A Dementia Friendly Faith Community (DFFC) seeks to foster spiritual connection and meaningful engagement for those living with dementia, as well as supporting their families and caregivers.  A DFFC recognizes that people with dementia are spiritual beings, beloved by God, and gifts to the congregation as a whole.  People with dementia benefit from being part of a faith community, and surrounded by God’s love.  Through education, adaptations to the physical environment, interpersonal connection, support groups, and worship, a DFFC helps people with dementia and their caregivers continue to be part of the church as dementia worsens.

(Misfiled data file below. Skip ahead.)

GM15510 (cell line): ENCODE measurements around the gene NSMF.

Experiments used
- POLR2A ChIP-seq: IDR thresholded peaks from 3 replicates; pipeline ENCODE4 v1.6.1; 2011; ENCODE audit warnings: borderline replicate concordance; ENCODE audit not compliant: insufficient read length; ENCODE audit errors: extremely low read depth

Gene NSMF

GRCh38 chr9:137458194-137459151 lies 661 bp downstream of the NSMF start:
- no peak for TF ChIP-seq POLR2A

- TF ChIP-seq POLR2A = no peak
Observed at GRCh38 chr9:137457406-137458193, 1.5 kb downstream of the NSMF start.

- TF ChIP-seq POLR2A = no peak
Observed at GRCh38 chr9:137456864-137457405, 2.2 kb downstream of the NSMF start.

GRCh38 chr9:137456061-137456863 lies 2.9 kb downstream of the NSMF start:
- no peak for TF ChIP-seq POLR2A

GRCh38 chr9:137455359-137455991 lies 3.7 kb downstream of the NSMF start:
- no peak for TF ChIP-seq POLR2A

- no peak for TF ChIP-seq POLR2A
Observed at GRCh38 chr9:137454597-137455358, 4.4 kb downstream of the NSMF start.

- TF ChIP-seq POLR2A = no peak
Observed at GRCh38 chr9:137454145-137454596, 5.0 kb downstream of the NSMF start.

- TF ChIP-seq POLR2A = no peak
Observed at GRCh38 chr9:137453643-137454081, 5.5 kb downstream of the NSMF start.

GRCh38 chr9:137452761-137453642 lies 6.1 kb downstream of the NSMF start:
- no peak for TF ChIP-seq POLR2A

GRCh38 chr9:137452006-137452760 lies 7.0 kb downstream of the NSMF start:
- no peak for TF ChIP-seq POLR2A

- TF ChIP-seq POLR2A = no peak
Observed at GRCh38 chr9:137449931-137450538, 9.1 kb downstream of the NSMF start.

At UCC Boxborough, the Called to Care Ministry Team educated the congregation about the value and importance of becoming a Dementia Friendly Faith Community.  Even in the midst of COVID, the team continued to offer workshops and worship services on dementia, including presentations by Alzheimer’s Educator, Mal Allard and author and advocate Rev. Jade Angelica with a high level of participation and appreciation from the congregation and community.  With support of the church Council, the Called to Care Ministry Team proposed the congregation vote to officially become a Dementia Friendly Church.

On February 13, 2022, the congregation voted unanimously to become a Dementia Friendly Church, with this mission statement:  As a Dementia Friendly Church, we at UCC Boxborough strive to make an environment that is open, welcoming and safe for those with dementia and their families and caregivers by providing support and ways to increase their spiritual fulfillment.